The activities of the Division of Ocean Sciences (OCE), a section of the National Science Foundation (NSF), in advancing the frontiers of knowledge around ocean sciences, are reviewed here by Open Access Government
The Division of Ocean Sciences (OCE) is a section of the National Science Foundation (NSF) in the U.S. that strongly supports research, infrastructure and education to further understanding of the global oceans and ocean basins, including their interactions with the integrated Earth system and human beings.
OCE’s activities provide essential knowledge for addressing many of the U.S.’s most pressing challenges in the area of earth processes. OCE advocates collaboration in the field and encourages the development of a diverse scientific and educational community, at home and abroad.
Working in partnership with the U.S. ocean sciences academic community, OCE directs funding towards advancing the frontiers of knowledge, enhancing the public’s understanding of ocean sciences and developing the next generation of researchers.
While OCE represents this community in the Federal context, they coordinate with international partners in areas such as funding for research and managing infrastructure. OCE also takes part in the development of policy by means of a number of forums and programmes in the U.S. and further afield.
NSF experiments on giant kelp
In recent news from OCE, we discover that a giant kelp can grow two feet a day and reach nearly 150 feet in length – in one growing season. Researchers affiliated with the NSF) Santa Barbara Coastal (SBC) Long-Term Ecological Research (LTER) site aimed to find out how giant kelp can maintain their impressive growth in seasons when nitrate all but vanishes.
Details of their findings on one of the fastest-growing organisms on Earth appeared in June 2018 in the journal, Limnology and Oceanography Letters. “This report provides an explanation for how giant kelp in Southern California is able to persist and grow when nitrate concentrations in coastal waters are extremely low,” says David Garrison, a program director in NSF’s LTER program, which funded the study.
“It turned out that kelp consistently showed no preference, and used urea at equal rates as ammonium,” lead author Jason Smith of the University of California, Santa Barbara (UCSB) explains. “Our results suggest that there’s enough area available to sustain kelp growth when levels of ammonium and nitrate are low.”
Having said that, calculating a rate of use for the various compounds provided just some of the answer, we are told.
“We performed a set of controlled experiments on kelp tissue to prove that the urea molecule itself enters the tissue,” Smith adds. “We’re the first to document for any seaweed that the whole urea molecule is consumed, which greatly expands the known physiology of giant kelp and the kinds of nitrogen forms the plant can use.”1
The impact of hurricanes on coastal ecosystems
In other news, we learn that scientists have set out to chronicle how two decades of hurricanes have affected North Carolina’s Neuse River, the second-largest estuary in the U.S. The NSF supports this fascinating area of research through its Biological Oceanography and Chemical Oceanography programs, which included a rapid response grant following 2016’s Hurricane Matthew.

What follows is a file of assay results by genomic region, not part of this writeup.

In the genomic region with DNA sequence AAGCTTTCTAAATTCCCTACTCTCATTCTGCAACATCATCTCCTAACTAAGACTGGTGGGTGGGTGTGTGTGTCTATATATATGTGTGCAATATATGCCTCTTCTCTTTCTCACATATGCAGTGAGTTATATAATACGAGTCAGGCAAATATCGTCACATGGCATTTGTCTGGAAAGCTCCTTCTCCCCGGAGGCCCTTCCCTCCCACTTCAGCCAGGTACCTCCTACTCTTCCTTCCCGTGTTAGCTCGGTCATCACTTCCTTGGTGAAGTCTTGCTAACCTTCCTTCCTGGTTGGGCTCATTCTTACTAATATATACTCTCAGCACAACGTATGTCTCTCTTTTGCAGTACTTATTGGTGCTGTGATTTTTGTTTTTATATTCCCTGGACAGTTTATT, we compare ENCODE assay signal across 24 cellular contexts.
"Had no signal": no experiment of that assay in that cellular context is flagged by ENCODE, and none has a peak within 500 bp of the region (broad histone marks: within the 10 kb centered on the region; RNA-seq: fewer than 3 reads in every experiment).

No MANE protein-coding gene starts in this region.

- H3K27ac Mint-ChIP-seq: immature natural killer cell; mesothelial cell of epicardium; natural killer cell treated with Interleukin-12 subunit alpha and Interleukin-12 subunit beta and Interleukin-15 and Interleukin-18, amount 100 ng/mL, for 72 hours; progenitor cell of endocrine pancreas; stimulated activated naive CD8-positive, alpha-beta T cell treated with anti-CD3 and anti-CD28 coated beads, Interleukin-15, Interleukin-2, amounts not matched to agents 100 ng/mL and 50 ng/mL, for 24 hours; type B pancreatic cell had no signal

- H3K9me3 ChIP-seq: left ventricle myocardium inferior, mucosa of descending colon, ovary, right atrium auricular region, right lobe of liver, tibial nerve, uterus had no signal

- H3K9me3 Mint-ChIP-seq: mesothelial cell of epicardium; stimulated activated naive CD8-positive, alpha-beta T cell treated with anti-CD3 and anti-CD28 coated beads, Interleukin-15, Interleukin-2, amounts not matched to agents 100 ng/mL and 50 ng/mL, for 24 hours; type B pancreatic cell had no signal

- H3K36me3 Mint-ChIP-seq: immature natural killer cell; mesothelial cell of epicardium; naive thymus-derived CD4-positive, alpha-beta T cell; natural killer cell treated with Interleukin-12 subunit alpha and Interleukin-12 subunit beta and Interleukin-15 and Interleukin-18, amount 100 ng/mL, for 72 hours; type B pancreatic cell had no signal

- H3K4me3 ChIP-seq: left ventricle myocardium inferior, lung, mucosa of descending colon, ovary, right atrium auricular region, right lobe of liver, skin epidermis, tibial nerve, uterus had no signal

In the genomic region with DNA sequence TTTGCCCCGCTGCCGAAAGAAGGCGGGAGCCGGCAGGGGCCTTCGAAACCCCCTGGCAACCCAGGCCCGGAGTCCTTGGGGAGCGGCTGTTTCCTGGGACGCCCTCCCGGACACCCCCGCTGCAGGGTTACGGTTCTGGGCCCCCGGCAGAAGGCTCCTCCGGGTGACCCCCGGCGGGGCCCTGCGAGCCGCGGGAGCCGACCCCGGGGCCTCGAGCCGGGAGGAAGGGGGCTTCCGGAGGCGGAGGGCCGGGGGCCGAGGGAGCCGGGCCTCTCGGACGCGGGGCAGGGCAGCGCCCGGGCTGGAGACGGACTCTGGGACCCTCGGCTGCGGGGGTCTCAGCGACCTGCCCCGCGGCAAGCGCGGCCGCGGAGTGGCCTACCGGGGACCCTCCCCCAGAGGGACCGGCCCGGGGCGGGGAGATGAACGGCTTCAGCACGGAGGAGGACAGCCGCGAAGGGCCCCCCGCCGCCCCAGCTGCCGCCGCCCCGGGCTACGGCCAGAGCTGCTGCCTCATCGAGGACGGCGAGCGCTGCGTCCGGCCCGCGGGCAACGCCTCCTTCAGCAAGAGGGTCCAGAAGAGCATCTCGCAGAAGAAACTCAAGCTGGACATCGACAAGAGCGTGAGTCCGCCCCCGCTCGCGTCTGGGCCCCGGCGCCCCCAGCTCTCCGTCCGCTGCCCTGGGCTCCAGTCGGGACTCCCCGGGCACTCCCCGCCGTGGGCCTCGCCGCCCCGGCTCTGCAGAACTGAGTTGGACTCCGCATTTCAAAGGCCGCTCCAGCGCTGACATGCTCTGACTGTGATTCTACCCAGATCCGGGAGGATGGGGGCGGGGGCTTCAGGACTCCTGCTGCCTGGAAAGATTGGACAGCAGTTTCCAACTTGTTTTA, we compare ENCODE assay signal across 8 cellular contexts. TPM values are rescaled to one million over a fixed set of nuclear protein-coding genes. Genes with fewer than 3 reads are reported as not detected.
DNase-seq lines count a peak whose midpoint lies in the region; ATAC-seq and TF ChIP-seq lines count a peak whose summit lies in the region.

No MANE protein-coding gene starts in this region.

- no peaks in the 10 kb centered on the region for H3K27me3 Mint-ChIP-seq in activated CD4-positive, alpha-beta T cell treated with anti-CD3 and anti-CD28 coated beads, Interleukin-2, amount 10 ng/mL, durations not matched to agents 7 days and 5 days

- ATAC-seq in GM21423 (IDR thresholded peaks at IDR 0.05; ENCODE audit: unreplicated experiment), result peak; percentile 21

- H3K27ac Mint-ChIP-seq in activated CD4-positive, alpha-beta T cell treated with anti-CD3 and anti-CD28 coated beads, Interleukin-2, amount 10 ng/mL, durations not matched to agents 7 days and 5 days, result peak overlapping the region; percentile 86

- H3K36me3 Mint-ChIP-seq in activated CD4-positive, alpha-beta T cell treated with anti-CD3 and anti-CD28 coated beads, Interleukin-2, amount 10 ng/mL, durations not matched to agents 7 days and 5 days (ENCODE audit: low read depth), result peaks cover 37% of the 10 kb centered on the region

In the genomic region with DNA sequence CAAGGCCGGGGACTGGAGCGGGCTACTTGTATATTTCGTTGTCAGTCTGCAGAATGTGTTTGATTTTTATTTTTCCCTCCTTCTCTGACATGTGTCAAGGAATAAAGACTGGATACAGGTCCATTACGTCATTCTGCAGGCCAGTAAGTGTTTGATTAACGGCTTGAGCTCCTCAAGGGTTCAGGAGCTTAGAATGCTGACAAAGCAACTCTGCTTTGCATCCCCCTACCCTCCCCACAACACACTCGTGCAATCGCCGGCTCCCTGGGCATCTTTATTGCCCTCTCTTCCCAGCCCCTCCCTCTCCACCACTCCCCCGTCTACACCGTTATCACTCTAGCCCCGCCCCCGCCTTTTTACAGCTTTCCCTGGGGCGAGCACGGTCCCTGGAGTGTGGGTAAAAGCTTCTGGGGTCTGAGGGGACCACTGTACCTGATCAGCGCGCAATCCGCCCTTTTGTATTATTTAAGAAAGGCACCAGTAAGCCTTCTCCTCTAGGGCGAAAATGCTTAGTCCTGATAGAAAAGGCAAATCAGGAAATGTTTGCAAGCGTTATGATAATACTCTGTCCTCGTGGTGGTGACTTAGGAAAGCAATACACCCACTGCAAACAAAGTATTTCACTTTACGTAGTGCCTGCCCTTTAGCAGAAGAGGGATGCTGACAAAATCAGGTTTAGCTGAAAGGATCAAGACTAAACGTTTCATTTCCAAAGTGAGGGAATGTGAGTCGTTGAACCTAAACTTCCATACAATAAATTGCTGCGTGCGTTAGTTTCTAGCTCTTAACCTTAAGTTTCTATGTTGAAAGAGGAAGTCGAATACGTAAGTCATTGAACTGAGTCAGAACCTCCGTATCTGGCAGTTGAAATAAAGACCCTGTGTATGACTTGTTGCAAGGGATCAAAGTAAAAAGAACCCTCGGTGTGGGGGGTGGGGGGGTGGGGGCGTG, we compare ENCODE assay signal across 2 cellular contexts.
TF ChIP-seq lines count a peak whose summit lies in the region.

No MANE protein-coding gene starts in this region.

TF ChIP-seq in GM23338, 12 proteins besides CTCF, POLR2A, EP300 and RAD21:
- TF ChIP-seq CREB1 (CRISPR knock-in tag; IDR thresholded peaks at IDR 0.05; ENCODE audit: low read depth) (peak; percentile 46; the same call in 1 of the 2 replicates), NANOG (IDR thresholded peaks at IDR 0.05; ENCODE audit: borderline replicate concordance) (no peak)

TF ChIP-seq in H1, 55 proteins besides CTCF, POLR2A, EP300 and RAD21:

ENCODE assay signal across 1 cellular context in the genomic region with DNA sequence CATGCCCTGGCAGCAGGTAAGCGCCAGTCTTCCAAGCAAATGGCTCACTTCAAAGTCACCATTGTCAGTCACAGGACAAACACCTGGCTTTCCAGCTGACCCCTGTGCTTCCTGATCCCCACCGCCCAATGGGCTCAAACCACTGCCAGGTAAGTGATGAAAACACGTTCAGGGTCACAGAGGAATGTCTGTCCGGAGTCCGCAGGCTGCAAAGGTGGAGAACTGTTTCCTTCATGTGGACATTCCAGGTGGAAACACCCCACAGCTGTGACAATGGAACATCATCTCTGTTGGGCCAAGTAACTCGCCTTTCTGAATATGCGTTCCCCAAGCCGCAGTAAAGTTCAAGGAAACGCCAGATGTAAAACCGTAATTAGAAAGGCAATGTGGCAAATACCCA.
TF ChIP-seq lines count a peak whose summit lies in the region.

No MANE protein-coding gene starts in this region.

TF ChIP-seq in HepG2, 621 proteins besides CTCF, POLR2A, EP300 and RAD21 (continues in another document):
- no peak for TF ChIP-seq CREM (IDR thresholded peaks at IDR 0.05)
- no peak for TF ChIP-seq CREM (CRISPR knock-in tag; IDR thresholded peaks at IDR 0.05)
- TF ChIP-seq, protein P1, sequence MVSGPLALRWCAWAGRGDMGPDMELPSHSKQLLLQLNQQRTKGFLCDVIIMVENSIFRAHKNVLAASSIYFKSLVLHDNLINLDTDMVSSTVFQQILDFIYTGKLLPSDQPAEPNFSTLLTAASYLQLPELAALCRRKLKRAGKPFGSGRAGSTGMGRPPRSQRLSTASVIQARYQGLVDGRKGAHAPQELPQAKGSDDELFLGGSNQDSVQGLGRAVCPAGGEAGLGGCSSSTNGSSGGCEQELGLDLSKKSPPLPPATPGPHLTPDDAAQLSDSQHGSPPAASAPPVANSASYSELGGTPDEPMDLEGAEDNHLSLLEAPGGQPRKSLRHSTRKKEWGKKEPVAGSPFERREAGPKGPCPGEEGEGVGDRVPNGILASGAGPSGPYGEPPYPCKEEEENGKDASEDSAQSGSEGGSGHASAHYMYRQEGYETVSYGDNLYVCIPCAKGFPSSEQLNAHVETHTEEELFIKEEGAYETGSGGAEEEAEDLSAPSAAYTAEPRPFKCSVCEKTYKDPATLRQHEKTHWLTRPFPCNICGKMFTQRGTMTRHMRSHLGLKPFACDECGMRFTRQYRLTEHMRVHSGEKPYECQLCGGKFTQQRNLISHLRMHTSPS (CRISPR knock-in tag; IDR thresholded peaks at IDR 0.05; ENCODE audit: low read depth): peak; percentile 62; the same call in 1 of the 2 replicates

“One manifestation of climate change may be a higher frequency of storms,” says David Garrison, a program director in NSF’s Division of Ocean Sciences. “This study provides valuable insights into how coastal estuaries will be affected.”
Hans Paerl, a scientist at the University of North Carolina at Chapel Hill adds: “Understanding how an increase in extreme events such as hurricanes affects coastal ecosystems is critical to preparing for a stormier future.”
Understanding how coastal ecosystems respond to hurricanes and other major storms, including nor’easters and severe thunderstorms, says Paerl, “is important at a time when such extreme weather events are becoming more frequent and intense.”
This perspective examines the effects of hurricanes on estuaries, also indicates that the increased CO in coastal waters could impact upon the climate. “The impacts of these infrequent but significant pulses of nutrients into sensitive coastal ecosystems have been mostly unknown,” Paerl underlines.2
Dispersants to clean up oil spills
Finally, other news worth exploring concerns the NSF’s research with the Woods Hole Oceanographic Institution (WHOI), which discovered that sunlight chemically alters crude oil floating on the surface of the sea within a matter of days or hours.
“It’s been thought that sunlight has a negligible impact on the effectiveness of dispersants,” explains Collin Ward, a scientist at WHOI and lead author of the study. “Our findings show that sunlight is a primary factor that controls how well dispersants perform. And because photochemical changes happen fast, they limit the window of opportunity to apply dispersants effectively.”
Henrietta Edmonds, a program director in NSF’s Division of Ocean Sciences, which funded the research adds, “This study shows how important it is to do basic research on the chemical reactions that take place in the environment. The results will help us learn how to effectively respond to oil spills.”3
The above examples of research into the ocean sciences reveal exactly how OCE directs funding into areas that advance “the frontiers of knowledge”, develop “the next generation of researchers” and enhance “the public’s understanding of ocean sciences.”4 It also fits in with the wider aim of the NSF to “support basic research and people to create knowledge that transforms the future.”5
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